Econet in tariffs slash down

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Econet in tariffs slash down
mboweni

Mr Mboweni

MOBILE telecommunications giant Econet Wireless says it has slashed the cost of calls to other mobile phone operators’ networks by 60 percent in what seems a direct reaction to growing competition. However, Econet Wireless said the tariff markdown, the steepest ever introduced on the domestic market, would be sweet news to cash squeezed subscribers as the service becomes cheaper.

Econet Wireless said the new tariff was “unconditional” and would be “effective immediately on all packages and at all times of the day”.

In a statement, Econet Wireless chief executive officer Mr Douglas Mboweni said that all Econet Wireless customers would now also enjoy Buddie Zone tariffs that can have call discounts of up to 90 percent.

“Econet will mount an extensive campaign to show that it not only has the cheapest tariffs but it also has the best value for money,” said Mr Mboweni.

“Our tariffs are unconditional and we do not ask you to buy something extra or spend so much to get something. When we give, we give. We are not the largest operator by accident,” he added.

He said Econet customers knew that the value they get in terms of coverage, network quality, services, products and tariffs could not be matched.

Mr Mboweni dismissed the notion that Econet Wireless was afraid of competition, especially from Telecel with whom Econet Wireless had a messy public spat leading to the termination of interconnection between them.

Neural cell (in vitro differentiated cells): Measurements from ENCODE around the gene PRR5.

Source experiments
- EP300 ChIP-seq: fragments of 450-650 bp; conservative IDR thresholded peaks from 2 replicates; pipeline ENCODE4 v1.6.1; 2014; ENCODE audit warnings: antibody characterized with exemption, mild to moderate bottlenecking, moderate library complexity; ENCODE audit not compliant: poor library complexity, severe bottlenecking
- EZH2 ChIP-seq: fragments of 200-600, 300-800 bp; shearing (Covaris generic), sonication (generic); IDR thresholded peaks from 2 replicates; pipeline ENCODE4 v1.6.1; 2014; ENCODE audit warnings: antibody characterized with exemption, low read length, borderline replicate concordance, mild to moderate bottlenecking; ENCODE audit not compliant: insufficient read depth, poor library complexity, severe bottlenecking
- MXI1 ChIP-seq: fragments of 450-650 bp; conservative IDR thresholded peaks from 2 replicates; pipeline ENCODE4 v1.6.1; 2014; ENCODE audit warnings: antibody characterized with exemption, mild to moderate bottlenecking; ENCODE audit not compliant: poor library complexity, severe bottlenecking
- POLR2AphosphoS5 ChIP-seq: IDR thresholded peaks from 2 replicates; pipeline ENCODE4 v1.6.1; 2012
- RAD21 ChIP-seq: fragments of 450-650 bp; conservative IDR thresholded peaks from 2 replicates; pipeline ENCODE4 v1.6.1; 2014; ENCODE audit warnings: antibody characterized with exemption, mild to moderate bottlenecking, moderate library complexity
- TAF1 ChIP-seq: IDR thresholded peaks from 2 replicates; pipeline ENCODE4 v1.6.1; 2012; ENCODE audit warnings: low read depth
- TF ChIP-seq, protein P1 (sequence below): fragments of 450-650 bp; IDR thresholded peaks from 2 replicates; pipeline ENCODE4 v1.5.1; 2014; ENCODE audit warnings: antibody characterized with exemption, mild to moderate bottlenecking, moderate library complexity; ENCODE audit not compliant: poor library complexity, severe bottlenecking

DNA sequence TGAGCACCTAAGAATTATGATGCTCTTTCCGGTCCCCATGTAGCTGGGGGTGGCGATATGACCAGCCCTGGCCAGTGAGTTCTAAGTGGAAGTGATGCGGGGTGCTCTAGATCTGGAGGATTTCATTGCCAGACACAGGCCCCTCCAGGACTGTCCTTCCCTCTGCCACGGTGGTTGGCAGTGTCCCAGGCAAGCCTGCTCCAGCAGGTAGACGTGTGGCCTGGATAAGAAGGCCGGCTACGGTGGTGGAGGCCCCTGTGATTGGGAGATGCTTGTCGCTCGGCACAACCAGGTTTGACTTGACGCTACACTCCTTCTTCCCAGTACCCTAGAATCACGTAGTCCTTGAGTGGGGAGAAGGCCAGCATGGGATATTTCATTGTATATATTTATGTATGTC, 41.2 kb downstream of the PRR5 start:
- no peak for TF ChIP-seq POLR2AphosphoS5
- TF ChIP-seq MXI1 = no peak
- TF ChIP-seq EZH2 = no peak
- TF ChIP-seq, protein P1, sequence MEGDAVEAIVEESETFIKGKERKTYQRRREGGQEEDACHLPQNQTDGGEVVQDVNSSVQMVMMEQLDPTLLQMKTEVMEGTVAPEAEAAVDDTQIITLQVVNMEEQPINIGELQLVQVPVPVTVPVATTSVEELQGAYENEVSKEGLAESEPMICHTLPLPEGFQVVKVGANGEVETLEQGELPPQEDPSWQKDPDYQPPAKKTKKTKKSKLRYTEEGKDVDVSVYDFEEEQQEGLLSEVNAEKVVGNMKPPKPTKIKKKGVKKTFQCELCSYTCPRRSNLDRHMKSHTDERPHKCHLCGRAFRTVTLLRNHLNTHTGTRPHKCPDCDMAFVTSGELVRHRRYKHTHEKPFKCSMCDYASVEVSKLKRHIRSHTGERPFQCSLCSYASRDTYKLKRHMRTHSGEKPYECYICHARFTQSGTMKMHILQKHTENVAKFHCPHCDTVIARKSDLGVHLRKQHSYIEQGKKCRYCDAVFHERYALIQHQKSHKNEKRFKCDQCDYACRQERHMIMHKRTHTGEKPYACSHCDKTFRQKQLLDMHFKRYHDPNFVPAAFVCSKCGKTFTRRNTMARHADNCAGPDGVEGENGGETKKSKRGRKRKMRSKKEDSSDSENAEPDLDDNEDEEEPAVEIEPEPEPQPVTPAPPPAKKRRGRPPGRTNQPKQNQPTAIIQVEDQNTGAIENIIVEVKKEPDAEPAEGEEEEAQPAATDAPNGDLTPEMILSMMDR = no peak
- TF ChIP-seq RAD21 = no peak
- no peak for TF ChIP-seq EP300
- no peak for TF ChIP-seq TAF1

“We have the cheapest tariffs and it will remain that way. We have the best coverage and we will continue to broaden it. We also have the largest range of products and services and we will keep investing and introducing more,” the mobile telecoms giant’s CEO said.

Econet Wireless, Zimbabwe’s biggest mobile telecoms operator had an acrimonious fallout with its fiercest competitor Telecel, the country’s second biggest mobile phone operator, over allegations that the latter had been engaging in unethical business practice.

Apparently, Econet Wireless was peeved when Telecel Zimbabwe slashed tariffs by 50 percent in a bid, ostensibly, to woo subscribers as competition continues to scale new heights in the telecoms sector.

Econet’s reaction to the development was both brutal and ruthless, simply reducing the call completion rate from over 90 percent to, initially, 37 percent, 19 percent, 10 percent and eventually zero percent.

The company claimed that it was obligated to disconnect Telecel because the company did not hold a valid licence after its expiry in June this year. Econet further claimed that Telecel had not been subjected to burdensome financial obligations of renewing the licence as it had, having to make arrangements to pay US$137,5 million for the 20-year licence.

The mobile phone operator only reconnected Telecel after the intervention of the Postal and Telecommunications Regulatory Authority, which had also eventually agreed to renew the firm’s licence.

Government had earlier indicated Telecel’s lopsided shareholding, steeped 60 percent in favour of Egyptian firm Telecel International, was reduced to 40 percent with majority interest going to local shareholders.

Zimbabwe has three significant mobile phone operators with State owned NetOne being the smallest by subscribers of the three operators.

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